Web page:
ClaimDOC uncovers excessive charges for physician/professional services resulting in huge savings


ClaimDOC’ s comprehensive line-by-line auditing of claims uncovers errors that basic claim repricing and auto-adjudication do not catch, leading to greater savings to health plans and beneficiaries. Our audit team analyzes all types of healthcare claims for a variety of potential concerns including excessive usual and customary charges, duplication of claims, correct coding initiative edits, unbundling of services, improper coding, and others. Our claims review is not intended to impact care decisions or medical practice.

In this Claims Audit Spotlight, we focus on physician (professional) services related to coding, billing, and related charges.

Physician (professional) billing is the reporting of claims for services performed/provided by physicians or other qualified healthcare professionals. Generally, provided services are captured and submitted electronically on the professional and supplier claims using the 837-P or Health Insurance Claim Form (CMS-1500).

Physician/professional services may include a wide variety of services, such as:

  • Evaluation and management (E/M) visits, i.e., office/clinic visits, consultations, emergency room visits, hospital visits, nursing home visits, or others
  • Procedures/treatments such as minor and major surgery, administration of medication(s), and others
  • Diagnostic and/or therapeutic tests performed in the physician office such as radiology, laboratory, EKGs, and others
  • Wellness and prevention, such as counseling and other services

Reimbursement for physician services is usually based on the specific CPT or HCPCS code(s) reported/billed. Pricing for the same service code can vary, depending on the place of service (POS) code reported/billed on the claim. Other factors such as the number of units billed, the use of modifiers, reporting of multiple procedures, correct coding/bundling edits, and other factors may impact physician pricing.

Medical specialty societies work with the American Medical Association (AMA) Current Procedural Terminology (CPT®) Editorial Panel as well as the AMA/Specialty Society RVS Update Committee (RUC) regarding the valuation for CPT codes and make recommendations to the Centers for Medicare and Medicaid Services (CMS).

Case Scenario

A member with the diagnosis of varicose veins of the right and left lower extremities/without complications were seen in the physician’s office setting and underwent the procedure of CPT code 36475. This procedure code is defined as, “Endovenous ablation therapy of incompetent vein, extremity, inclusive of all imaging guidance and monitoring, percutaneous, radiofrequency, first vein treated.” The procedure consists of the physician inserting a specially designed radiofrequency probe through the skin which subsequently destroys the walls of a diseased vein in an extremity.

A physician with an office located in New York submitted two claims to insurance with a total charge of $78,000.00 for treatment of the right leg on one date of service and treatment of the left leg on a different date of service.

Below is an overview of the physician charges billed, related ClaimDOC pricing, and savings.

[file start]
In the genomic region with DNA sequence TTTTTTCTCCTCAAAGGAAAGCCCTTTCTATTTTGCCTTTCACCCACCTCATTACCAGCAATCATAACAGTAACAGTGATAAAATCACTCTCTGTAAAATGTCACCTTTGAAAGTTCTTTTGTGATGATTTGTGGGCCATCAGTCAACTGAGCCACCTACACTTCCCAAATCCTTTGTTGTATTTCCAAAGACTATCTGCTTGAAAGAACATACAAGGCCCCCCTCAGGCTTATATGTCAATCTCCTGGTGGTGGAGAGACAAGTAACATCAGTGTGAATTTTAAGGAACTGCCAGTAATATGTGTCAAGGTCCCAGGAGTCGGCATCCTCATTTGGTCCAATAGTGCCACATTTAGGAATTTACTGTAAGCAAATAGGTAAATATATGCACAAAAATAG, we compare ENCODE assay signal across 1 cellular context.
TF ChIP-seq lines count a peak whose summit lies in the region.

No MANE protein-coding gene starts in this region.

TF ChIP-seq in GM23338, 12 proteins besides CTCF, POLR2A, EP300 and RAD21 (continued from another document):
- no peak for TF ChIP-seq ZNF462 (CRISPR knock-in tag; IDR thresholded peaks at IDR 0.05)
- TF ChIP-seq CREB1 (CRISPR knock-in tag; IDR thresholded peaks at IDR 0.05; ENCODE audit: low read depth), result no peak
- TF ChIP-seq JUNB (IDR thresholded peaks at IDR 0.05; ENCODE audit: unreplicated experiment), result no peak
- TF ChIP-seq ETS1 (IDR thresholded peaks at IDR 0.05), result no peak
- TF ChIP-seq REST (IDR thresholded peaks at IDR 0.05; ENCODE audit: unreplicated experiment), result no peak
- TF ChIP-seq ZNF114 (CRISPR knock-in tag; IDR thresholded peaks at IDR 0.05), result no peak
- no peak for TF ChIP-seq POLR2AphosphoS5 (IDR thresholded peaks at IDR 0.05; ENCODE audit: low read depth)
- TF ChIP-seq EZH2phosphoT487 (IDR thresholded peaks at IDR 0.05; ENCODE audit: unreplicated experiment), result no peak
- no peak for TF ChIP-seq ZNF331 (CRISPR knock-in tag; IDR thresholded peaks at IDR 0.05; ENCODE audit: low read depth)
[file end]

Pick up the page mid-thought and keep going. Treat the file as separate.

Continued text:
Claim One

$39,000.00 total physician billed charge for CPT code 36475 LT (left leg)

  • Medicare 2021 pricing based on CPT code 36475, quantity of 1, with place of service (POS) code 11- Office for the locality of New York: $1,635.41
  • ClaimDOC Pricing:  $2,044.26
  • Plan Savings: $37,455.74
  • Percentage of Savings: 95%
Claim Two

$39,000.00 total physician billed charge for CPT code 36475 – RT (right leg), different date of service/four days after first procedure referenced above

  • Medicare 2021 pricing based on CPT code 36475, quantity of 1, with (POS code 11- Office for the locality of New York = $1,635.41.
  • ClaimDOC Pricing:  $2,044.26
  • Plan Savings: $37,455.74
  • Percentage of Savings: 95%

Physician Charges for Services

According to various published pricing/references regarding the cost for treatment of varicose veins reveals there is a wide disparity in physician charges, ranging from $800 to $7,000.  Many factors need to be considered, depending on how much a selected vein needs to be treated, the number/frequency of treatments required, the specific type of procedure performed, whether services are provided with an In-Network or Out-of-Network provider, where the actual service is performed and other factors and considerations.

Published rates from a physician vascular group in Pennsylvania list a charge of $6,396.00 for CPT code 36475. This is a substantial difference from the $39,000 billed by the New York physician for the same service/same CPT code.

The Takeaway

Excessive charges for physician/professional services were identified on the claims. While physicians/other qualified health care professionals may elect and bill any amount they choose for services(s) performed (exception, Medicare’s limiting charge rule if the physician elects to be non-participating with Medicare), the overbilling for services, unbundling of “packaged” services, or incorrect billing can complicate matters for members to understand their bills and payments, impact the collection of patient balances, build a reputation of unbundling services and/or charging high fees, create burdens for uninsured patients and a host of other concerns.

Our goal at ClaimDOC is to use benchmark charges and costs nationally to negotiate fair and ethical payments. Employers turn to us to seek to establish fair reimbursement rates for their plans allowing them to save money and provide richer benefits to their employees. A win-win for everyone.